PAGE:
Everything You Need to Know About E3’s Cancellation

edited August 2023 in Gaming

E3 2023, the popular video game convention that had been set to take place in just a couple of months, has been canceled just as E3 2022 had been, leaving fans of the event to wonder whether it will ever return. E3 last took place as an in-person event in 2019, and it seems that in the intervening years, developers and publishers have found other avenues for promoting their games and connecting with industry insiders and customers. 

History of E3

Los Angeles-based E3 was a trade expo where industry participants introduced and advertised upcoming games and merchandise and made major product announcements.

In the past, E3 attracted audiences of around 50,000 people per year and showcased some of the best and newest technology in the industry. With a large conference held at the end to announce all the upcoming titles, systems, and technologies, it was E3 that gamers turned to when they wanted to find out the latest details about soon-to-be-released games.

The concept of E3 was born out of the Chicago Consumer Electronics Show, at which game publishers and developers were relegated to a basement area of the convention center. Envisioning a show that focused solely on the video games industry, the Interactive Digital Software Association—which would later become the Entertainment Software Association—decided to establish their own spinoff event. Accordingly, in May 1995, the inaugural E3 was held at the Los Angeles Convention Center. The event featured more than 400 exhibitors and 40,000 attendees, and over the years, E3 had consistently managed to attract crowds of approximately 50,000 fans, industry journalists, and developers.

E3 2023 contributions to the community

In its early years, E3 attracted a lot of public attention to what was then a nascent industry, and its increasing influence is a major reason that console makers, publishers, and developers were able to gain a large share of the entertainment market. E3 contributed a lot to the video games industry over the years:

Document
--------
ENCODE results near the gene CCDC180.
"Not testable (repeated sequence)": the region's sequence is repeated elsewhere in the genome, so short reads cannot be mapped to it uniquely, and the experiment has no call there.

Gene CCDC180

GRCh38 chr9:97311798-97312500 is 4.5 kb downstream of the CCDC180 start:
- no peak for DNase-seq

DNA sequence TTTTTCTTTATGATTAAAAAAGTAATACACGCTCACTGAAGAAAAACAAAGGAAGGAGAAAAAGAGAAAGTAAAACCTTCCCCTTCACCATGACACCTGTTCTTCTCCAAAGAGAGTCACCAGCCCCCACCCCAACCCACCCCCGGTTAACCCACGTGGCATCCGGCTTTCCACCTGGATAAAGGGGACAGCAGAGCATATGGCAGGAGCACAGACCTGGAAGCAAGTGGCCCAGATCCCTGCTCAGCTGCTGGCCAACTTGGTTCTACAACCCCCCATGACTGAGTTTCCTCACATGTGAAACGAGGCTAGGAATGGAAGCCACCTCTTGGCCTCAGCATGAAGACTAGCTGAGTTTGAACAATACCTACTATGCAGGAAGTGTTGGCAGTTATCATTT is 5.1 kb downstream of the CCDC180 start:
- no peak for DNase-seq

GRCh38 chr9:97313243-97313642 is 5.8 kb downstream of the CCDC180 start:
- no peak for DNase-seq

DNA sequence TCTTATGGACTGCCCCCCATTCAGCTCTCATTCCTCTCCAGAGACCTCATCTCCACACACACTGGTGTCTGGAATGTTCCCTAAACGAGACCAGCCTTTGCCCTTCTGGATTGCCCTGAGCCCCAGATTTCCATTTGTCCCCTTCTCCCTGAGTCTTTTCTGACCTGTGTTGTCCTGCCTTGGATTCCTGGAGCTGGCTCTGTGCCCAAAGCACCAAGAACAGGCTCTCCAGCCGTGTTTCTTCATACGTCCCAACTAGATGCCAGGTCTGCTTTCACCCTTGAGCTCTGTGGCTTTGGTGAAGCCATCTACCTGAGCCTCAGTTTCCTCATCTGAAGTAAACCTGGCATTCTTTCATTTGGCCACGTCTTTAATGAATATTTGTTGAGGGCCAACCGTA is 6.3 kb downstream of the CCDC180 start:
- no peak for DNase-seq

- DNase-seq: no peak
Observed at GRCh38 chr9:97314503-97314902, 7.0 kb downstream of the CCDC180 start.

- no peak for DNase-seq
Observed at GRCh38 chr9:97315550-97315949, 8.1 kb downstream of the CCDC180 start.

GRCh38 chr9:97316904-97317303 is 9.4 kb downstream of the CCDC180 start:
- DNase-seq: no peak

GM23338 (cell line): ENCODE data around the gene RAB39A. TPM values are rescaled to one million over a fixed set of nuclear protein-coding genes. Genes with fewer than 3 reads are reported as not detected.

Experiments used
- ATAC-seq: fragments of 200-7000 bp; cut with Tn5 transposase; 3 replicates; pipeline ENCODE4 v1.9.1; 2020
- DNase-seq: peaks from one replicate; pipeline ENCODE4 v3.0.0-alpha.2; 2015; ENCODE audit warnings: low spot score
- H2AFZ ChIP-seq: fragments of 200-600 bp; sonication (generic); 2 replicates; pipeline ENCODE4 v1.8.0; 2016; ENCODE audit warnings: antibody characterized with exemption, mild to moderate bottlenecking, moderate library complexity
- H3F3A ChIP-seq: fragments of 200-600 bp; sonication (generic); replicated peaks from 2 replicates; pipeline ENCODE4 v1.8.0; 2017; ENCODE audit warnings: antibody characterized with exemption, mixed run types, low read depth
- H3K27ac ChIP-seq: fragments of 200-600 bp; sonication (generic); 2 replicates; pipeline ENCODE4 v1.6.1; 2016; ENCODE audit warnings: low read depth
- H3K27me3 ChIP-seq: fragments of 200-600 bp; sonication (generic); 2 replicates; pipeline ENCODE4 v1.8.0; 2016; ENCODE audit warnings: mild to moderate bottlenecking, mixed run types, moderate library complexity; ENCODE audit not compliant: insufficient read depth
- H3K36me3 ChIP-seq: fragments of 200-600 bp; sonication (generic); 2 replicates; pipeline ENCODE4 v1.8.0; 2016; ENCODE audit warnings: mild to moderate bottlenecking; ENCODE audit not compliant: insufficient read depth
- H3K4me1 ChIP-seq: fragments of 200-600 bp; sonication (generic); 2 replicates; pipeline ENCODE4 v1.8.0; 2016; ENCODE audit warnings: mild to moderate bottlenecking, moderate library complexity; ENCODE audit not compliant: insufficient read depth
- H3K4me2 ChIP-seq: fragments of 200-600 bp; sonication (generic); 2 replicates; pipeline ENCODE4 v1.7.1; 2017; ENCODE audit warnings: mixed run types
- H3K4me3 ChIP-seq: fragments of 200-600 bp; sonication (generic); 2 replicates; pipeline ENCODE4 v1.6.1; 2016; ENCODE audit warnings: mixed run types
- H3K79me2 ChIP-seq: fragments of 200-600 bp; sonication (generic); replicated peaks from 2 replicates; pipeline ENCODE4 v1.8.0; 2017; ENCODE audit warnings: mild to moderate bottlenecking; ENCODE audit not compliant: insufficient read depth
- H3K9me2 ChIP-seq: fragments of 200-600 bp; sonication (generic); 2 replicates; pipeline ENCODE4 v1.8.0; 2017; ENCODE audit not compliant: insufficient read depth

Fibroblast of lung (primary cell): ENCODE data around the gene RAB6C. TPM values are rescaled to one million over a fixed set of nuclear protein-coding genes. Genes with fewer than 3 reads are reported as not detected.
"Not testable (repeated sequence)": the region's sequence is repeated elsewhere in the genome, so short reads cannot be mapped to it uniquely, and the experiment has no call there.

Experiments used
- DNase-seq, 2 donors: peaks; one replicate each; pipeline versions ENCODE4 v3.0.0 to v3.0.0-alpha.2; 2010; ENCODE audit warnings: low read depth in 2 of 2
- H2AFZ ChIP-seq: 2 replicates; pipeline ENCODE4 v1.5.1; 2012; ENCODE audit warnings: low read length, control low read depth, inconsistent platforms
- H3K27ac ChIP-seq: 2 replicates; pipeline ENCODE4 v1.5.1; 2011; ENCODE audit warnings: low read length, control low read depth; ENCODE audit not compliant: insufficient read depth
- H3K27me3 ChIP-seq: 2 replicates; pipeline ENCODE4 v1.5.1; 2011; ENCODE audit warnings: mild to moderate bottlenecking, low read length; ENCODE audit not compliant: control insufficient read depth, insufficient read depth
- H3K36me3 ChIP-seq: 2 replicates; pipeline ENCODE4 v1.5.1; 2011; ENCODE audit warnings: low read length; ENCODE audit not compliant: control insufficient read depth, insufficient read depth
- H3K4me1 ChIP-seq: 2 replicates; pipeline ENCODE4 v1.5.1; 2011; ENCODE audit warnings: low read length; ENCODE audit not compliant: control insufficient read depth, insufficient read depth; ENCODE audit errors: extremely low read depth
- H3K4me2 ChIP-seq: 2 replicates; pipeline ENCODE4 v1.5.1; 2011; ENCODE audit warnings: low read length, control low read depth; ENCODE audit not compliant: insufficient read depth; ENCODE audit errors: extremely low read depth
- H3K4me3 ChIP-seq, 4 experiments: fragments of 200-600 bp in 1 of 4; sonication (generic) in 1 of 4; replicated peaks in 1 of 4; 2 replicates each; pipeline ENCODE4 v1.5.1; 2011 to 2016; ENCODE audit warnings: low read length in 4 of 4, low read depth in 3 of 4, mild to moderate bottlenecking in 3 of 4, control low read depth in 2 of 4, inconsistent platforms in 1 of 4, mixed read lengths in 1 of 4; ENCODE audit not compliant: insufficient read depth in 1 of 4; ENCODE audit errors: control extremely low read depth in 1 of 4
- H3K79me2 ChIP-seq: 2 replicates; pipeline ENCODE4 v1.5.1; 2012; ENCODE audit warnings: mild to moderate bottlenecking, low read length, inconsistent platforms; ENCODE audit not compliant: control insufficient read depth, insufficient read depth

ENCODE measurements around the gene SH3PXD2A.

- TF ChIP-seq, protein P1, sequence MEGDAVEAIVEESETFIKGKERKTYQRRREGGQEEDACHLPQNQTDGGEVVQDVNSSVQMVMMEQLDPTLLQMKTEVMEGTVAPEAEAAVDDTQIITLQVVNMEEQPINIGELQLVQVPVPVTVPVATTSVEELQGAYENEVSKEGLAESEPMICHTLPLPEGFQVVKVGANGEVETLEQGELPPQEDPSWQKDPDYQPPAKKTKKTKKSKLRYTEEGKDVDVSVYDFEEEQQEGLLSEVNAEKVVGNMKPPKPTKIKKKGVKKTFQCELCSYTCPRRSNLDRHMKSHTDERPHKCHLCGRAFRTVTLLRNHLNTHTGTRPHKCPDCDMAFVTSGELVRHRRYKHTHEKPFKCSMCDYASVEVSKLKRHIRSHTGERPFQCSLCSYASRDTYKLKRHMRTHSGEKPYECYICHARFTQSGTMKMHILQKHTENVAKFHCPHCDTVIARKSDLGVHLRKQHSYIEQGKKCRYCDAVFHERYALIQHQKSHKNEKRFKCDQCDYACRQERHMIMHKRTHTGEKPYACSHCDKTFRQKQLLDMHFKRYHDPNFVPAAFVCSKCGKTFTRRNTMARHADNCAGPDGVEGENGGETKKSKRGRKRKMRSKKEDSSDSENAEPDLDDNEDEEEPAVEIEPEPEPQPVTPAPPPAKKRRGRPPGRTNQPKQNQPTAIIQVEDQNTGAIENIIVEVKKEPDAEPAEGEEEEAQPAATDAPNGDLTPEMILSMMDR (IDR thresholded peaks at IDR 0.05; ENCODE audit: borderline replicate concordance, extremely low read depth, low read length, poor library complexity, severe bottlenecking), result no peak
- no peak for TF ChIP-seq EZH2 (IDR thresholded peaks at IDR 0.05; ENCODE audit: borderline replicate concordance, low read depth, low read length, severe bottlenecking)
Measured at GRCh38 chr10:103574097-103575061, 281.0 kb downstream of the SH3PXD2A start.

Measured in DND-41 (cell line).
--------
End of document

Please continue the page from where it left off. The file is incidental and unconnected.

• Showcasing new games. Game developers and publishers showcased new games, giving gamers a sneak peek at the games that were in development. Programmers would be in attendance, proudly showing off their games to the general public.
  • Generating hype. E3 was like the Christmas of the video game industry. Dozens of exciting announcements were jam-packed into a period of just a few exciting days to in-person crowds of boisterous fans. There were plenty of surprises and things to find out.
  • Networking. E3 was attended by gamers, developers, publishers, and the press, and this diverse mix of attendees meant all sorts of interesting things would happen.

E3 canceled

This year’s E3 was announced as a return to the Los Angeles Convention Center for the show’s first in-person event since 2019. The Entertainment Software Association had enlisted ReedPop, the company that produces PAX, Star Wars Celebration, and other fan-focused events, to run E3 2023. The plan for E3 2023 was to combine a gathering of publishers, developers, media, and buyers with “in-person consumer components” and digital showcases.

According to an email sent to employees, ​​ReedPop said that the cancellation of E3 2023 was because the event had not garnered the interest necessary for it to be executed in a way that would showcase the size, strength, and impact of the industry. ReedPop also indicated that they were aware that interested companies would not have playable demos ready in time for the event, and that companies may have had resourcing challenges that made their attendance at E3 an obstacle they could not overcome.